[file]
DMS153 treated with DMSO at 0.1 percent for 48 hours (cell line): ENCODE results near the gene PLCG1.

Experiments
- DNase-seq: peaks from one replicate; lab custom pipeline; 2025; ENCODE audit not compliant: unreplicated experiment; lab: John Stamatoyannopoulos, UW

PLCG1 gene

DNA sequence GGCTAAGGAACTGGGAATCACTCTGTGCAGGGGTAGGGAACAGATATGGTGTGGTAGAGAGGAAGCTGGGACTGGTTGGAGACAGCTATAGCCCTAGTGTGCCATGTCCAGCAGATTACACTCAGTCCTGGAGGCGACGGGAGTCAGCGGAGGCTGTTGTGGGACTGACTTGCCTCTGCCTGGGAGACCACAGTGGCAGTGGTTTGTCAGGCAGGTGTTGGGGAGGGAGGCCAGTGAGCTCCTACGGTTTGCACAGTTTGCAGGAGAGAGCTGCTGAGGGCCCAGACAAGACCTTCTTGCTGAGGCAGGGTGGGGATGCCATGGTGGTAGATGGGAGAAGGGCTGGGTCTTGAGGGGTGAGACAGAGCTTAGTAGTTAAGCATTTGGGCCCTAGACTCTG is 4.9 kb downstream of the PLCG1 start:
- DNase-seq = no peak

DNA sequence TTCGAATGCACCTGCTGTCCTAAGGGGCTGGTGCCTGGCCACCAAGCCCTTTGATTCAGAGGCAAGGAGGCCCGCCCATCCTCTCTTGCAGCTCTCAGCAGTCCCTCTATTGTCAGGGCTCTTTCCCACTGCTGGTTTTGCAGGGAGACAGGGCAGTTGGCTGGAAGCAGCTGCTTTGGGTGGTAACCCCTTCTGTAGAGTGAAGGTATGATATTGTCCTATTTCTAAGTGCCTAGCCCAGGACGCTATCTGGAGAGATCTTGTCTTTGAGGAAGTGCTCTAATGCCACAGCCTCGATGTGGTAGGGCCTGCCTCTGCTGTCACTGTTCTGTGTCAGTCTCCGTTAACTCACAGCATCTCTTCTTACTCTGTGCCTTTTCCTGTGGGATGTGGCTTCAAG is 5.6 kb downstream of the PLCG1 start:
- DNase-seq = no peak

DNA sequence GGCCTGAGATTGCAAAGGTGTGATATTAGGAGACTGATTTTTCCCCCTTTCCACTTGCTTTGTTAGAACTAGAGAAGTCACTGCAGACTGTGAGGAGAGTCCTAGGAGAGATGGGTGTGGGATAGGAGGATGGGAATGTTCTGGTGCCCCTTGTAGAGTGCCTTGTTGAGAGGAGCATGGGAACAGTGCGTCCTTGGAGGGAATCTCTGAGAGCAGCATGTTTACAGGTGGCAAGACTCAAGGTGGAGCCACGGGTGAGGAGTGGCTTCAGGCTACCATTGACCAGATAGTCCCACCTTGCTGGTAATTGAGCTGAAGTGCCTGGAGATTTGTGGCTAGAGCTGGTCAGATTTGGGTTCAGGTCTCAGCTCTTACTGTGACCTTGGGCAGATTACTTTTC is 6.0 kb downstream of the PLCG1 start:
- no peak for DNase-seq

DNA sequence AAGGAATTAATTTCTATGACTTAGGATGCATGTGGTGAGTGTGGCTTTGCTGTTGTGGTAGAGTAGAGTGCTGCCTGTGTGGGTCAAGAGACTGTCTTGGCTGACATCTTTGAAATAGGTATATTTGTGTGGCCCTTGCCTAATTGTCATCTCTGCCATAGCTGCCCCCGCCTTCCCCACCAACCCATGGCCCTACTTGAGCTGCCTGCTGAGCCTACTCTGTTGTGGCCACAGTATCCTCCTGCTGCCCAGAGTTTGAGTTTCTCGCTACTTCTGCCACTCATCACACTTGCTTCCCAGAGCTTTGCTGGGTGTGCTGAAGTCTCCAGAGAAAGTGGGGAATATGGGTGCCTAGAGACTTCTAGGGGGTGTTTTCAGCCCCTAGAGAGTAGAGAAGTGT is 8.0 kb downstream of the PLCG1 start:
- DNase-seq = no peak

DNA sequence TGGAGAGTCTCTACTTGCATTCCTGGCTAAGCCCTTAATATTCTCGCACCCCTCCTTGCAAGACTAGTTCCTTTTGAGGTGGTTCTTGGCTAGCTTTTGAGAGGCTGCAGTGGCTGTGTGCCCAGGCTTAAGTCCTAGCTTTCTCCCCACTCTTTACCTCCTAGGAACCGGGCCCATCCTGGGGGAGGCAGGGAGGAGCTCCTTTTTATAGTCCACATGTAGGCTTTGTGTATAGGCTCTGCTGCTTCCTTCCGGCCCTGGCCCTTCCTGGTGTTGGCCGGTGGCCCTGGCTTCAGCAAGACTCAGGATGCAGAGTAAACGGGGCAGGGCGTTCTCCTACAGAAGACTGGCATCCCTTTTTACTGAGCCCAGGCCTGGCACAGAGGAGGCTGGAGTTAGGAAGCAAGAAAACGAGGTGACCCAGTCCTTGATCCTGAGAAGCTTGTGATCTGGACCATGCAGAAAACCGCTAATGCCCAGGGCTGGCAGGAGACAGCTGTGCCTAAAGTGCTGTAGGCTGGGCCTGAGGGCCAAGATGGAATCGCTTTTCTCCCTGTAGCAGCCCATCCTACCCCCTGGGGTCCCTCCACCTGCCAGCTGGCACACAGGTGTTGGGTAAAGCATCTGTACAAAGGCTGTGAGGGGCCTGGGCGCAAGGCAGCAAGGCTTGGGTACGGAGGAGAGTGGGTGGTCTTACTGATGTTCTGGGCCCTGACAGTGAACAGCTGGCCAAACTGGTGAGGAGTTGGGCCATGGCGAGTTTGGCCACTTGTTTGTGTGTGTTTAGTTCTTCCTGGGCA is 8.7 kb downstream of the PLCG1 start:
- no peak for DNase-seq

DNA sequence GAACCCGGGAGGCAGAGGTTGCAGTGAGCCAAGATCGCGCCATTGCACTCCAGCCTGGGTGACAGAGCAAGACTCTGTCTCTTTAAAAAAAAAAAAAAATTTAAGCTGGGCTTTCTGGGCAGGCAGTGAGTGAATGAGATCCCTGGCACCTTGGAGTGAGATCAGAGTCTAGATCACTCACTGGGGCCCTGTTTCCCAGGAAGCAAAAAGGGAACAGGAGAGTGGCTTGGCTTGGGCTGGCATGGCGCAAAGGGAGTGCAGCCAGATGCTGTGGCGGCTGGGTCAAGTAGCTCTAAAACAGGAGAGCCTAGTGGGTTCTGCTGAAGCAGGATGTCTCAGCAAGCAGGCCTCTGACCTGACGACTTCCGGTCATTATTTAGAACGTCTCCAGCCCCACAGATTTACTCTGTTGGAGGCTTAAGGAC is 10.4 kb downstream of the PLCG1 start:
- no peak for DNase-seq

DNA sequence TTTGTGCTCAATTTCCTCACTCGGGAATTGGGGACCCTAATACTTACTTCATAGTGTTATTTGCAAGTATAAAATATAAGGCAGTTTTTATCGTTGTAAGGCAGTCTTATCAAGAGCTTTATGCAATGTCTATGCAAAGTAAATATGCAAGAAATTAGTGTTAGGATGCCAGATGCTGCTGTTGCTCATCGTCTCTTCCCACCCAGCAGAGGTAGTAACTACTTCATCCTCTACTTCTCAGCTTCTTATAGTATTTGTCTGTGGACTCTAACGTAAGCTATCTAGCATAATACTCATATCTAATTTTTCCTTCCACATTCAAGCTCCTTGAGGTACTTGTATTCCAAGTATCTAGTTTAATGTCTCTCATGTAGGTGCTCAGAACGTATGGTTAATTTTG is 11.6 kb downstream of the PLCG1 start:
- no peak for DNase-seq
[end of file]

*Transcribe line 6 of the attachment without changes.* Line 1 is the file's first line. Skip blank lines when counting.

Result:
- DNase-seq = no peak